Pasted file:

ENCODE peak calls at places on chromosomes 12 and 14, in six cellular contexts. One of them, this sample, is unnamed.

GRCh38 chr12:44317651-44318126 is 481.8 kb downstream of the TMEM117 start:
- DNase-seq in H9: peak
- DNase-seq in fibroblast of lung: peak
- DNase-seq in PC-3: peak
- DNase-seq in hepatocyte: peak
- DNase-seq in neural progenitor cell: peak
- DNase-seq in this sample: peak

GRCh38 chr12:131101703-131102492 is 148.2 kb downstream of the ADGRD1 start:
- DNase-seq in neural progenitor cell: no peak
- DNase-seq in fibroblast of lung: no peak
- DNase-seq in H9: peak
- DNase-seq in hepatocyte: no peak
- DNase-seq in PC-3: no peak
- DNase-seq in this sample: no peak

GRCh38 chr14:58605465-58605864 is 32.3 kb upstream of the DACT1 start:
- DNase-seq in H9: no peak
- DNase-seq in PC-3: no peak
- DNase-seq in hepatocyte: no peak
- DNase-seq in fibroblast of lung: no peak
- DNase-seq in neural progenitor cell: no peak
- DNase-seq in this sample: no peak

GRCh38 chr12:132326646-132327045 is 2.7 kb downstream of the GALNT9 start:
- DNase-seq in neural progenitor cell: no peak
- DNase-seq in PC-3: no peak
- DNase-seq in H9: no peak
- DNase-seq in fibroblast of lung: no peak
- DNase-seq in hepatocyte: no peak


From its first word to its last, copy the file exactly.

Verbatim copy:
ENCODE peak calls at places on chromosomes 12 and 14, in six cellular contexts. One of them, this sample, is unnamed.

GRCh38 chr12:44317651-44318126 is 481.8 kb downstream of the TMEM117 start:
- DNase-seq in H9: peak
- DNase-seq in fibroblast of lung: peak
- DNase-seq in PC-3: peak
- DNase-seq in hepatocyte: peak
- DNase-seq in neural progenitor cell: peak
- DNase-seq in this sample: peak

GRCh38 chr12:131101703-131102492 is 148.2 kb downstream of the ADGRD1 start:
- DNase-seq in neural progenitor cell: no peak
- DNase-seq in fibroblast of lung: no peak
- DNase-seq in H9: peak
- DNase-seq in hepatocyte: no peak
- DNase-seq in PC-3: no peak
- DNase-seq in this sample: no peak

GRCh38 chr14:58605465-58605864 is 32.3 kb upstream of the DACT1 start:
- DNase-seq in H9: no peak
- DNase-seq in PC-3: no peak
- DNase-seq in hepatocyte: no peak
- DNase-seq in fibroblast of lung: no peak
- DNase-seq in neural progenitor cell: no peak
- DNase-seq in this sample: no peak

GRCh38 chr12:132326646-132327045 is 2.7 kb downstream of the GALNT9 start:
- DNase-seq in neural progenitor cell: no peak
- DNase-seq in PC-3: no peak
- DNase-seq in H9: no peak
- DNase-seq in fibroblast of lung: no peak
- DNase-seq in hepatocyte: no peak